Perspectives: Sorrows of the Digital Age or, Communication absent Faces, Hands and Bodies—the Un-Social Network.

One can only ponder the scene: The family gathered at the dinner table, each of the five, or six, or seven, staring down at a screen. One, maybe, involved with a game, or texting, or listening to music with a pod in his/her ear. Or, a teenager sitting alone in a room sending emails while listening to music, or—worse, a mommy pushing a baby along in a stroller while she talks on the phone, pausing maybe to text. This is how it is now, how it looks to be for a long time.

“The brain mechanisms underlying face recognition emerge early in infancy. From birth onward, infants are much more likely to look at faces than other objects. In addition, infants have a predilection for imitating facial expressions, a finding that is consistent with the central role that the face perception plays in social interaction. Three-month-old infants begin to see the differences in faces and to distinguish between individual faces. At this point they are universal face recognizers: they can recognize different monkey faces as readily as different human faces. They begin to lose their ability to distinguish between nonhuman faces at six months of age, because during this critical period in development they have been exposed primarily to different human faces and not to different animal faces. This perceptual fine-tuning of species-specific face discrimination parallels the fine-tuning of language recognition. That is, infants between four and six months of age can distinguish phonetic differences in other languages as well as their native language, but by age ten to twelve months they can differentiate phonetic variations only in their own language.

In 1872 Charles Darwin pointed out that if infants are to survive and perpetuate the human species, they need adults to respond to and care for them. Influenced by Darwin, Konrad Lorenz, a pioneering Austrian ethologist who studied animal behavior in nature, wondered what aspects of the facial structure of infants elicit intrinsic biological caring responses form parents. In 1971 he proposed that it was most likely the babies’ relatively large heads, their large, low-lying eyes, and their bulging cheeks. He suggested that these features serve as an “9nnate releasing mechanism,” signals that trigger inborn dispositions for caregiving, affection, and nurturing in parents.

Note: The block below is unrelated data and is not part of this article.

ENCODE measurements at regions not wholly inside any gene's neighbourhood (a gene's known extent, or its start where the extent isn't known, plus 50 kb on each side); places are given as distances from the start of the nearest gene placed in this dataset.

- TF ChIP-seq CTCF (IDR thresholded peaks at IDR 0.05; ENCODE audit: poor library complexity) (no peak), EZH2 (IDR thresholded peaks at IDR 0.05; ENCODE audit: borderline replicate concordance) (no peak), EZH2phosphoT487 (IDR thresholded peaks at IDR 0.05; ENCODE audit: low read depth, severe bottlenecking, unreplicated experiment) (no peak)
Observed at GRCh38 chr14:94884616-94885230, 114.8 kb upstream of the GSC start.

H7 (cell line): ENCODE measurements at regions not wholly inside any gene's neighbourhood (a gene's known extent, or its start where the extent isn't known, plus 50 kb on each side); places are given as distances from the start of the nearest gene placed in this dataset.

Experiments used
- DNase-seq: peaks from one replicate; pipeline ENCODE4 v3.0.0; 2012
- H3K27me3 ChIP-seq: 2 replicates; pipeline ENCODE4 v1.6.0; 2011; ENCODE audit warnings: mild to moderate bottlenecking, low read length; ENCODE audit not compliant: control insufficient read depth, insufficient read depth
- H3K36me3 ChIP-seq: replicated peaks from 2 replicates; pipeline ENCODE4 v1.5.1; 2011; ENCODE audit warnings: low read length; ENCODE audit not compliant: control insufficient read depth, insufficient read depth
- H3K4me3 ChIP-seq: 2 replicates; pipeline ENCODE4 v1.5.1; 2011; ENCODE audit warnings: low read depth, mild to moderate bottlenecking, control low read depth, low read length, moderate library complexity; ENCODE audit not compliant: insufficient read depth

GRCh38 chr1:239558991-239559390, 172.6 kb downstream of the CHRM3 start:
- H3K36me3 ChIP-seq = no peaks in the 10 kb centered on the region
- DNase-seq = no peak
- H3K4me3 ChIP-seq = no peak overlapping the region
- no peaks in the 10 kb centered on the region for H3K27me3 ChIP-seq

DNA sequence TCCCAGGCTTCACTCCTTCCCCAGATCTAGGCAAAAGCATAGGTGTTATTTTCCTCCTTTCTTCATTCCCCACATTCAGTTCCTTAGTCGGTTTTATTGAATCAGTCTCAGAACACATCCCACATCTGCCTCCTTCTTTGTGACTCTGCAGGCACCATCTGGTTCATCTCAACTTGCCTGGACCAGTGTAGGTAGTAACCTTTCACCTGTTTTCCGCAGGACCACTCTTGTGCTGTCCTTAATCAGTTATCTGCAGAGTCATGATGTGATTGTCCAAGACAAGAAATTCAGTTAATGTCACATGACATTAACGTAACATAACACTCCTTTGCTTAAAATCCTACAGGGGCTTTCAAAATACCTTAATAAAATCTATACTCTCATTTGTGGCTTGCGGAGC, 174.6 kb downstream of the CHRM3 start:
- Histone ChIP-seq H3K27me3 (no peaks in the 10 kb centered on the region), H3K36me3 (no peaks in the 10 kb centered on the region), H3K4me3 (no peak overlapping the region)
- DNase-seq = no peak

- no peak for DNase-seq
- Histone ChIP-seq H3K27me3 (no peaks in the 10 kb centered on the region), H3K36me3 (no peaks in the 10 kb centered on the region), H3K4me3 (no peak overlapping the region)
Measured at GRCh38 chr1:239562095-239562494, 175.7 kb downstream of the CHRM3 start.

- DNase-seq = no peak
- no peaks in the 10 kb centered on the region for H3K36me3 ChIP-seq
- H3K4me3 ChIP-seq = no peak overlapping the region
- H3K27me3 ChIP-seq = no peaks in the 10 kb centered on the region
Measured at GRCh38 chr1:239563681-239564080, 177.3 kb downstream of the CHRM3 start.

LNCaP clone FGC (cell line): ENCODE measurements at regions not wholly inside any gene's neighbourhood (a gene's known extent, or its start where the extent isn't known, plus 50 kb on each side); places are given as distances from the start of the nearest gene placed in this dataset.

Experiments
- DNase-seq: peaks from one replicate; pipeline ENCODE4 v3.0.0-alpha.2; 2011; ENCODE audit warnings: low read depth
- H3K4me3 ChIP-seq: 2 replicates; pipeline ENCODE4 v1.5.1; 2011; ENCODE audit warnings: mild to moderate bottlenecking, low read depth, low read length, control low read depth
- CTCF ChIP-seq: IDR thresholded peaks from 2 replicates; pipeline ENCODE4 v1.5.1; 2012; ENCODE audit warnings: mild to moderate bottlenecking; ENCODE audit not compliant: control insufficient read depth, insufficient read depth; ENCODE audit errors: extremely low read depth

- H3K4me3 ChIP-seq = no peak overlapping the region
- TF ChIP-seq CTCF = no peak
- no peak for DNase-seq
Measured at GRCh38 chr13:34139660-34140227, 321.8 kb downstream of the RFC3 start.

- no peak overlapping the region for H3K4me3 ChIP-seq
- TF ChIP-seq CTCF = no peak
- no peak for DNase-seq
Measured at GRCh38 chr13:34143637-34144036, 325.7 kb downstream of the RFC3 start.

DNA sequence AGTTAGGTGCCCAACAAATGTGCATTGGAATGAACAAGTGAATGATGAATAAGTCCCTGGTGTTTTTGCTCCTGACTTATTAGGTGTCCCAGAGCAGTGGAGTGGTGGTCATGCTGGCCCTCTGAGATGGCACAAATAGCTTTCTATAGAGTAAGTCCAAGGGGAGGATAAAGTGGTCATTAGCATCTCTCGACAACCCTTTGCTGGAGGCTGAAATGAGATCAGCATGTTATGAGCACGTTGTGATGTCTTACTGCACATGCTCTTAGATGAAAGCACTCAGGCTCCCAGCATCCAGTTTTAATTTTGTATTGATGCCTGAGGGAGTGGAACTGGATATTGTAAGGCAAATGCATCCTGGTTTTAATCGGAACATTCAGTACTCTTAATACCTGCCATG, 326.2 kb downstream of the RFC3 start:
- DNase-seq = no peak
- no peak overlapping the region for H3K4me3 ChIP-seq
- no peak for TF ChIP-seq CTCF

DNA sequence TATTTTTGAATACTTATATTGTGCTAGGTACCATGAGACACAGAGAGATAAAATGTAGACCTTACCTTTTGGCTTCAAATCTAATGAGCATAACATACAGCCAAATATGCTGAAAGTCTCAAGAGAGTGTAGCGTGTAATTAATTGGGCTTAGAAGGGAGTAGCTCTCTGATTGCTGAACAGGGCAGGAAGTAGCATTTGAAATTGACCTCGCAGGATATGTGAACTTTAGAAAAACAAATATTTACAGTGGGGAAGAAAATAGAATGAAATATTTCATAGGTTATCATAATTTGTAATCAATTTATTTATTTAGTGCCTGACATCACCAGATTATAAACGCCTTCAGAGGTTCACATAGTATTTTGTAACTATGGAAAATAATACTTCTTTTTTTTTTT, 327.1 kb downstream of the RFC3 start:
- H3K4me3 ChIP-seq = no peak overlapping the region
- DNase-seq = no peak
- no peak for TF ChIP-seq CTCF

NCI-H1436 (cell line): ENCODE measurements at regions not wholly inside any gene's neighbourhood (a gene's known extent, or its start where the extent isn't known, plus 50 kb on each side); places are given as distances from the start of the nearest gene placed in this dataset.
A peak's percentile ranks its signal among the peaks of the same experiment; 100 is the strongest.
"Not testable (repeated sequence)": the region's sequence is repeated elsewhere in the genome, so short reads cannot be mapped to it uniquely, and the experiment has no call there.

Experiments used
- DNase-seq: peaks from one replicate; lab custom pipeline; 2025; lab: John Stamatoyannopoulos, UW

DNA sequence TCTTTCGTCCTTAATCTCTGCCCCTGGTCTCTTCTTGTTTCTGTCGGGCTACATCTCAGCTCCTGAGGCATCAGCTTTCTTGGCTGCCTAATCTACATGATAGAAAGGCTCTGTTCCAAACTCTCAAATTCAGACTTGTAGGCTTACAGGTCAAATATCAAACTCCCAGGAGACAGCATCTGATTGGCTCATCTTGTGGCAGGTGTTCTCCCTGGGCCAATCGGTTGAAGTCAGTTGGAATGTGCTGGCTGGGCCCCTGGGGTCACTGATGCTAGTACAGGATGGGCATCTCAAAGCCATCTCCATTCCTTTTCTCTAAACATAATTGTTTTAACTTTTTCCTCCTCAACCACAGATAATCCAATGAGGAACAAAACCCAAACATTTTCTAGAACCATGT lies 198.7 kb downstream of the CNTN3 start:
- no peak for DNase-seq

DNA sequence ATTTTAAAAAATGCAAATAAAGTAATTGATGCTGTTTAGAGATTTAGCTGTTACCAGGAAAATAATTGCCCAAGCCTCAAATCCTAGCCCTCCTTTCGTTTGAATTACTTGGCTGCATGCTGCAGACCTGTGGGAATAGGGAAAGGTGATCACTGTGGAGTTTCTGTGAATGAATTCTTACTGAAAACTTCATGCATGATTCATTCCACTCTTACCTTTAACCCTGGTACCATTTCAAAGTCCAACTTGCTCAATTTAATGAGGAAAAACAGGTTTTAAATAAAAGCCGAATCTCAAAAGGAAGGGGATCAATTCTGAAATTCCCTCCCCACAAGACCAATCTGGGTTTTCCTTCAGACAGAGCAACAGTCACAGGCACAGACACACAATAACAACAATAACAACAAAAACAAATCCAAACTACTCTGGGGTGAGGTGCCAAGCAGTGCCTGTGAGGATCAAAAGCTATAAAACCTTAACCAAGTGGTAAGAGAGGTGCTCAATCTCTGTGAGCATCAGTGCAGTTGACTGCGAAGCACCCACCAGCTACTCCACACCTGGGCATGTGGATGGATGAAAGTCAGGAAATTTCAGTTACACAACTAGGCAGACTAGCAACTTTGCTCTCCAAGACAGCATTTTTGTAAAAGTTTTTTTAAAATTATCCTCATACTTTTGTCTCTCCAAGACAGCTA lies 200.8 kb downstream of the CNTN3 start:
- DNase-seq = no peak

Faces are by far the most important category of object recognition because they are the main way we recognizer other individuals and even images of ourselves. We approach people as friends or avoid them as foes by recognizing them, and we infer their emotional state from their facial expression. Artists through the ages have understood the salience of the human face. Modern cognitive psychological and neurobiological studies have explained why human faces, hands, and bodies are so special—they are specific Gestalt percepts. We perceive them as a unified whole as soon as our senses detect them. Moreover, the brain is specialized to deal with faces. Unlike other complex forms, faces are easily recognizable ONLY when they are right side up. They are difficult to recognize and to distinguish from one another when they are upside down.”

From: The Age of Insight: The Quest to Understand the Unconscious in Art, Mind, and Brain, by Eric Kandel (Random House, New York 2012)

Age of Insight